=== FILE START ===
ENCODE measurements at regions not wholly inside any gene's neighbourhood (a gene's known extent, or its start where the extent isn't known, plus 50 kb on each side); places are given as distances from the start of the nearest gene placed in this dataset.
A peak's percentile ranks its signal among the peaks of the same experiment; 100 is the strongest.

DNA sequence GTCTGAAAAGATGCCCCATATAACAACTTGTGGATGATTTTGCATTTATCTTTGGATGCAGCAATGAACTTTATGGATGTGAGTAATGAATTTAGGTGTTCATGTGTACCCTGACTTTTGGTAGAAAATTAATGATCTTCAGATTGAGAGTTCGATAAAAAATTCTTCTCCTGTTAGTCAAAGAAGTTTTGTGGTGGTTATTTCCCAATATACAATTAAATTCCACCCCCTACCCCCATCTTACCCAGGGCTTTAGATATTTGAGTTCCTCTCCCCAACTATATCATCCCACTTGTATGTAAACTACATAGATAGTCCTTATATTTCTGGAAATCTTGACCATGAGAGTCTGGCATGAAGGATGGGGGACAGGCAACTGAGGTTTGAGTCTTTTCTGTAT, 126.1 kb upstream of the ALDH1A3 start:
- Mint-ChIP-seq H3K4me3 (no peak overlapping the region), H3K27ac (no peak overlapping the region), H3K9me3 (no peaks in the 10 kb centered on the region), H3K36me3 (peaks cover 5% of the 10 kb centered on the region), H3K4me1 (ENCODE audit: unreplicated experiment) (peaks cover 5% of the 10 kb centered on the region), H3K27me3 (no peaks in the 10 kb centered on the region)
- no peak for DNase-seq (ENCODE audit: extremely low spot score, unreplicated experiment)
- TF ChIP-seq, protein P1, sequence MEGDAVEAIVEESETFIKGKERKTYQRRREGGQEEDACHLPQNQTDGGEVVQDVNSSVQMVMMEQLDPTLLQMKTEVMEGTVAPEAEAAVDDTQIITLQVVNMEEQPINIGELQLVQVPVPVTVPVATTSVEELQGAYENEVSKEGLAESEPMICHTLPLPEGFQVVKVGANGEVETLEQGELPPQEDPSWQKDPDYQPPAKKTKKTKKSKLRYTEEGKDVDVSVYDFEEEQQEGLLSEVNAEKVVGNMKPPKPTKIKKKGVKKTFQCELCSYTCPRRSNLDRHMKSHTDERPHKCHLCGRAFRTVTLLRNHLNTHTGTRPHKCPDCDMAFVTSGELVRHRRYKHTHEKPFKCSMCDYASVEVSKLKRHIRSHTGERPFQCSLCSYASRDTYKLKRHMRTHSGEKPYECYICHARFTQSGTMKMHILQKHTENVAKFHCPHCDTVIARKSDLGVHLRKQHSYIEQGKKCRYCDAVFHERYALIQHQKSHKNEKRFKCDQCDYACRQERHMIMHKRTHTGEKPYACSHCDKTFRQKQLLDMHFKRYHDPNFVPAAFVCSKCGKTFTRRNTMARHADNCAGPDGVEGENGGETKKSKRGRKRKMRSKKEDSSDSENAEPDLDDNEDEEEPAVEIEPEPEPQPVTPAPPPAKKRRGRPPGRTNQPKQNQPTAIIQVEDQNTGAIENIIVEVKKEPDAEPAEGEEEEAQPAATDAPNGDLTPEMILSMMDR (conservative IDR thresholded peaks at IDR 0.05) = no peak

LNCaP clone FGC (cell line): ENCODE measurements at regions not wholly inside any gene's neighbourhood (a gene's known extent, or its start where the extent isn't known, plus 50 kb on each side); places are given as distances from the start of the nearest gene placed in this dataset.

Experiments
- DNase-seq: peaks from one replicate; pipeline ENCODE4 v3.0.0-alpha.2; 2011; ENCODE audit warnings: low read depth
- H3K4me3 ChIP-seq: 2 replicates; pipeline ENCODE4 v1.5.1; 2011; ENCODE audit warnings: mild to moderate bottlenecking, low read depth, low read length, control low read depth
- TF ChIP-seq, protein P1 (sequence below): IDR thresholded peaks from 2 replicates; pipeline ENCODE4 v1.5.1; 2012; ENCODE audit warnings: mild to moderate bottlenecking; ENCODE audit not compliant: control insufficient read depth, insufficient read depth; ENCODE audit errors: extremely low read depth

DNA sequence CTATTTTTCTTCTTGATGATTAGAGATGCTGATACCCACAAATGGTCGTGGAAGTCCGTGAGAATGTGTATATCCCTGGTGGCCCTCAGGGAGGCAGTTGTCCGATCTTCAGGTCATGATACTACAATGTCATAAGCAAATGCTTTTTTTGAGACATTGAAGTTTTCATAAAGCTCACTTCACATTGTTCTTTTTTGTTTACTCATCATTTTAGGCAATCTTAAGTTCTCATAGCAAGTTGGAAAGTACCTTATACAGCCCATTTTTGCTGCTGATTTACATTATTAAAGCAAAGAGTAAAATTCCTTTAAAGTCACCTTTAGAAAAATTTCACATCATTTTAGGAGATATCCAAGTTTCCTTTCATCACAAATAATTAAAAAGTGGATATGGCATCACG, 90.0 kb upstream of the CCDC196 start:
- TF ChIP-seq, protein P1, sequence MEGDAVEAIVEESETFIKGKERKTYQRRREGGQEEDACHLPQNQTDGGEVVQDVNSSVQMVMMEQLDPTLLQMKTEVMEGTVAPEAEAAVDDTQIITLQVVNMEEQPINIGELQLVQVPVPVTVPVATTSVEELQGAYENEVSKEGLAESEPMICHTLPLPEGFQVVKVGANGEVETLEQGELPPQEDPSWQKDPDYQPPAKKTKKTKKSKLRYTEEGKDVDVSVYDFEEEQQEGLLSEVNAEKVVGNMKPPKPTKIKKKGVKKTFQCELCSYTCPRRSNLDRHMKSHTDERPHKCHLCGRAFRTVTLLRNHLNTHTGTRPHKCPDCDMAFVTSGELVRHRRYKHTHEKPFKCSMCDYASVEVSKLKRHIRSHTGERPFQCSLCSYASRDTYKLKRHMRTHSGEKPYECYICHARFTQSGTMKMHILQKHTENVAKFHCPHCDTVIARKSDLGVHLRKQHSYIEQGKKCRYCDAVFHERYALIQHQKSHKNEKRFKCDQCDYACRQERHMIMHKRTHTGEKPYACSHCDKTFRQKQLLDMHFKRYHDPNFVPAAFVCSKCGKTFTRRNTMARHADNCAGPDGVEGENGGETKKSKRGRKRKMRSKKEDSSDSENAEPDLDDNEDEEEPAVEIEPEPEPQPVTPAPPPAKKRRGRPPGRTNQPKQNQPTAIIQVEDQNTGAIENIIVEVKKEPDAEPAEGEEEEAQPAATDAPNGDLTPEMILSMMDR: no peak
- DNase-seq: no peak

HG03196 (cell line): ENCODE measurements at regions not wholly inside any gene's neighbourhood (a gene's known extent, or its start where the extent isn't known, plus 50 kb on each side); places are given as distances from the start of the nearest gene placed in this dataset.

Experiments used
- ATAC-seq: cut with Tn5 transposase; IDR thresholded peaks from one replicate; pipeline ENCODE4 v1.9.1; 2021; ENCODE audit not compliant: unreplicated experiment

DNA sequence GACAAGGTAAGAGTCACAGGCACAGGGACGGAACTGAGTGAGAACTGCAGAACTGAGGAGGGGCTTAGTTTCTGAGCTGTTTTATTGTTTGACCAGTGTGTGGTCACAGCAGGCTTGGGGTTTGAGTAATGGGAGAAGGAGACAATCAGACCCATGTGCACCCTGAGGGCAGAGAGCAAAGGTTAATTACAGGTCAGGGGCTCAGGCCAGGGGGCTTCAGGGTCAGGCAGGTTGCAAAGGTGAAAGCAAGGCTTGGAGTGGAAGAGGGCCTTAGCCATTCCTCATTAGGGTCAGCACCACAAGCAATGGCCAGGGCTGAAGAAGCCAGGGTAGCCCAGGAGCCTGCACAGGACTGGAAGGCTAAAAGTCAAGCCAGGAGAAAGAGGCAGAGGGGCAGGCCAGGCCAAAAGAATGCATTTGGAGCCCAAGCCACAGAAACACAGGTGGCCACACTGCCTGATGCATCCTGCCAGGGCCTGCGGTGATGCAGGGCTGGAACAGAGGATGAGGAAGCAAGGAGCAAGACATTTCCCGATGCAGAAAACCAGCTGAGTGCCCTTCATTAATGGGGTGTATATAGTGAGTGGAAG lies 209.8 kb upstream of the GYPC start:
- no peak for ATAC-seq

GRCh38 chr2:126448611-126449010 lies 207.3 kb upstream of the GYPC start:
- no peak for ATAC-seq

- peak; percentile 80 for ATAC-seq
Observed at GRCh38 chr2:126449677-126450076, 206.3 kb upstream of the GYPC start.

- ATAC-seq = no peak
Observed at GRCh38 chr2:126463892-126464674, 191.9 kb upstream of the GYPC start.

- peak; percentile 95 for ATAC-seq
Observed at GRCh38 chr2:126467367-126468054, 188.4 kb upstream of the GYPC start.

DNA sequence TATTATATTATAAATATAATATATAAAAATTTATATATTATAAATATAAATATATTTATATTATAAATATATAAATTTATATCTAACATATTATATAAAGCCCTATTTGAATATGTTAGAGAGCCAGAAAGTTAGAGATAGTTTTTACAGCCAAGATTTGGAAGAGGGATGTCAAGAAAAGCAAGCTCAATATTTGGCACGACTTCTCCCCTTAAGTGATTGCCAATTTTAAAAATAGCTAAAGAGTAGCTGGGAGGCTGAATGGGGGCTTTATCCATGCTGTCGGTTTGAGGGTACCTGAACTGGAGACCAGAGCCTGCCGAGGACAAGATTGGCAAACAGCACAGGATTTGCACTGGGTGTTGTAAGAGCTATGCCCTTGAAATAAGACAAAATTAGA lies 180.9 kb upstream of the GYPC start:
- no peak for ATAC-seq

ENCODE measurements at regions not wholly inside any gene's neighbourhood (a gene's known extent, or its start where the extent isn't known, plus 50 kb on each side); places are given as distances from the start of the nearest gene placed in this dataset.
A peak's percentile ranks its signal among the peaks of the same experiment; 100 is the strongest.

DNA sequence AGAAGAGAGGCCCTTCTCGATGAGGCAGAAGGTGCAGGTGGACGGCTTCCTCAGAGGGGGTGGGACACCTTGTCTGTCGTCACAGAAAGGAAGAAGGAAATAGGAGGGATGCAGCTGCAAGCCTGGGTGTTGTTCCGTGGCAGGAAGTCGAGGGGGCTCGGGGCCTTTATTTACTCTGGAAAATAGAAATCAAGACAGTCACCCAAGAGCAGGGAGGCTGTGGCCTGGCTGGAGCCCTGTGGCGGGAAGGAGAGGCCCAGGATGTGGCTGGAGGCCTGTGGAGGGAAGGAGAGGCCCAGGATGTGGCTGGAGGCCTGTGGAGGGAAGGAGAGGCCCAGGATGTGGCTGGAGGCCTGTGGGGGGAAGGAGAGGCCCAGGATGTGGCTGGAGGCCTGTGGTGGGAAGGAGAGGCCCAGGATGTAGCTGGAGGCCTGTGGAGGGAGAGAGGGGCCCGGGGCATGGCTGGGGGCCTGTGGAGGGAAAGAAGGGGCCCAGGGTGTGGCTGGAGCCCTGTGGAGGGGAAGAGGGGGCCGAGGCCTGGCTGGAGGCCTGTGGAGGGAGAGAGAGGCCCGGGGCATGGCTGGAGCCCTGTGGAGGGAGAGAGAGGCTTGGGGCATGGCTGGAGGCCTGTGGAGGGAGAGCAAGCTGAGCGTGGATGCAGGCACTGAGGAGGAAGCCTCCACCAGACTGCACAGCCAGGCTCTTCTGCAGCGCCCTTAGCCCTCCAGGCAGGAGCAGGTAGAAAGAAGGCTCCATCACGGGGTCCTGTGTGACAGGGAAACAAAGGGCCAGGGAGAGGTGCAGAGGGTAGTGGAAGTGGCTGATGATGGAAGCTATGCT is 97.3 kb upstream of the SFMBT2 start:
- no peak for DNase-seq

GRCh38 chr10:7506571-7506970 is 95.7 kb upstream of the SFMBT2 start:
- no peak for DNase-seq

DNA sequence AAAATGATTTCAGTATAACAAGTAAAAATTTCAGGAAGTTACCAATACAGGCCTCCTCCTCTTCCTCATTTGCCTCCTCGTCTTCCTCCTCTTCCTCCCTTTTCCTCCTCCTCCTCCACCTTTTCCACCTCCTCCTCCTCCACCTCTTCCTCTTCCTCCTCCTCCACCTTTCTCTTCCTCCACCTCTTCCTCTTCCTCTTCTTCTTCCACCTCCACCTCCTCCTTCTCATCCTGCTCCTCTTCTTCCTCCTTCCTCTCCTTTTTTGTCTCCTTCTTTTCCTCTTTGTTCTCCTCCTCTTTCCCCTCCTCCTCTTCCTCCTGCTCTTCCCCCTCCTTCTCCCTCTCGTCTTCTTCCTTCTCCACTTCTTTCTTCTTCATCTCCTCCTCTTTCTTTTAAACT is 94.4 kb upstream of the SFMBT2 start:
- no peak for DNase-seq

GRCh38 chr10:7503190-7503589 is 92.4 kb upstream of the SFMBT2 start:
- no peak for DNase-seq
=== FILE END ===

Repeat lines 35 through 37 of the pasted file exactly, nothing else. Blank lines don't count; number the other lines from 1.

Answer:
- no peak for DNase-seq

DNA sequence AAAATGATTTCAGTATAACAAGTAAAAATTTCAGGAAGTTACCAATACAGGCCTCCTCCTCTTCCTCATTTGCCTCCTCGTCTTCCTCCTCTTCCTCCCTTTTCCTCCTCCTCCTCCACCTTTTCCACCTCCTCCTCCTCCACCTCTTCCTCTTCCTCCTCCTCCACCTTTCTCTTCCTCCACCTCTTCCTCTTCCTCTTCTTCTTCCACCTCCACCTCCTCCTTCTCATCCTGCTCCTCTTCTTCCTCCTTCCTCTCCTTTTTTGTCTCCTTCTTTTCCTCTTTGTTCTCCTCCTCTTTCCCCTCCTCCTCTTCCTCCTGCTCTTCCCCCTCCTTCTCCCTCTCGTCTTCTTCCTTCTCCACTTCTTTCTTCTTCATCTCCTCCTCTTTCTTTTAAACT is 94.4 kb upstream of the SFMBT2 start:
- no peak for DNase-seq